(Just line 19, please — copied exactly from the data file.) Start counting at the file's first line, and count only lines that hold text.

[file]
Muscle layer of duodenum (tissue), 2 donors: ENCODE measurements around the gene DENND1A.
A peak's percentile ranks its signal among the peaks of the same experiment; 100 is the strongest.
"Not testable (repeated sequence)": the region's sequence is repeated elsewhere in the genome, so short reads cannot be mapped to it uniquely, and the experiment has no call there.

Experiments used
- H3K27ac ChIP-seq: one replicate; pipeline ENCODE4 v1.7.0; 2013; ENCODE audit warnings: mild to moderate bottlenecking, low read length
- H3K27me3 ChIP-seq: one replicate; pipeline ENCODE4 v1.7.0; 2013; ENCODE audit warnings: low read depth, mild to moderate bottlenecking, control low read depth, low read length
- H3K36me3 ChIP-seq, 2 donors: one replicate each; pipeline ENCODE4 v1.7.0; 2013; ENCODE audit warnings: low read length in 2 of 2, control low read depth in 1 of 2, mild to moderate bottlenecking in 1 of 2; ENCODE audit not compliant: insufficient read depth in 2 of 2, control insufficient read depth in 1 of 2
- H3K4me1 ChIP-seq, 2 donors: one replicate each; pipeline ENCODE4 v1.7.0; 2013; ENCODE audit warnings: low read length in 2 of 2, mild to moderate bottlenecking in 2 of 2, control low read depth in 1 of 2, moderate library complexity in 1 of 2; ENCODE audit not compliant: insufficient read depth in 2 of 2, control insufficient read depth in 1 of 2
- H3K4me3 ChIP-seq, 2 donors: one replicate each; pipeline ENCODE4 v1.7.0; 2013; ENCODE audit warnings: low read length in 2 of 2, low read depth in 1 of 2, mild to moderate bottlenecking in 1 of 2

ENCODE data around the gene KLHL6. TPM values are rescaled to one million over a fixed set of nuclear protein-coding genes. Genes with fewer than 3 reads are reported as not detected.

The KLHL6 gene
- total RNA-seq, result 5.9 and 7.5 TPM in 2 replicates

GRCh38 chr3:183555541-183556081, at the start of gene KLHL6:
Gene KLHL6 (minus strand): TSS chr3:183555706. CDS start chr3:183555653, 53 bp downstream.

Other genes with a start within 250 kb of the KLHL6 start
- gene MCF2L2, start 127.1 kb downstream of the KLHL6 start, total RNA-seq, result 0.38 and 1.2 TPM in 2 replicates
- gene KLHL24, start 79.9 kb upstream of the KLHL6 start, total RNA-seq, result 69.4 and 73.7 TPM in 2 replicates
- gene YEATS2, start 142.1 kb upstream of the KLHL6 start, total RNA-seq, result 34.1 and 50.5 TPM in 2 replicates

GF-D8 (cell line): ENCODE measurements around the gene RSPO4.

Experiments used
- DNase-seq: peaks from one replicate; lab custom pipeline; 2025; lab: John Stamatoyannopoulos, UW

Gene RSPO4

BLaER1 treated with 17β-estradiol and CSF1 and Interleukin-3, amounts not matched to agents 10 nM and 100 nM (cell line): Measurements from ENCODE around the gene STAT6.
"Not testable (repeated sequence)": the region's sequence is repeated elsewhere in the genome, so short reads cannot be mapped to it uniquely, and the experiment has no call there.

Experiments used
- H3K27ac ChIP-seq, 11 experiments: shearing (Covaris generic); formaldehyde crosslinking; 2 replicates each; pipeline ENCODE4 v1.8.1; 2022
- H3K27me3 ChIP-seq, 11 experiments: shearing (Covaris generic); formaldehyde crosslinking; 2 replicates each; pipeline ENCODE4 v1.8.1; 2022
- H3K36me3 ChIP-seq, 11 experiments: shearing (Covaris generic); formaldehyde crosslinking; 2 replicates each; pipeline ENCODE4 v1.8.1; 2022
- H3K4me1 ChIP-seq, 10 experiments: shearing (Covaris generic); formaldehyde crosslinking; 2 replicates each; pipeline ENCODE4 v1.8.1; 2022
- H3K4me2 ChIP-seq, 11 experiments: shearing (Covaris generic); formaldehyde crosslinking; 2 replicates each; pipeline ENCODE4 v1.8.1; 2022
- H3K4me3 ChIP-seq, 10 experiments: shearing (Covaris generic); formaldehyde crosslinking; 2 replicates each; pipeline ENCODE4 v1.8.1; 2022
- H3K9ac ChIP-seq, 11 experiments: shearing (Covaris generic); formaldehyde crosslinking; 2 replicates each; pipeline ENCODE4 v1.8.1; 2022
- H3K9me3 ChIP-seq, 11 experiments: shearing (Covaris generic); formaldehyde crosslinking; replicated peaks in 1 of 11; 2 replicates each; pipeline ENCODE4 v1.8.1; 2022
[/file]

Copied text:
GF-D8 (cell line): ENCODE measurements around the gene RSPO4.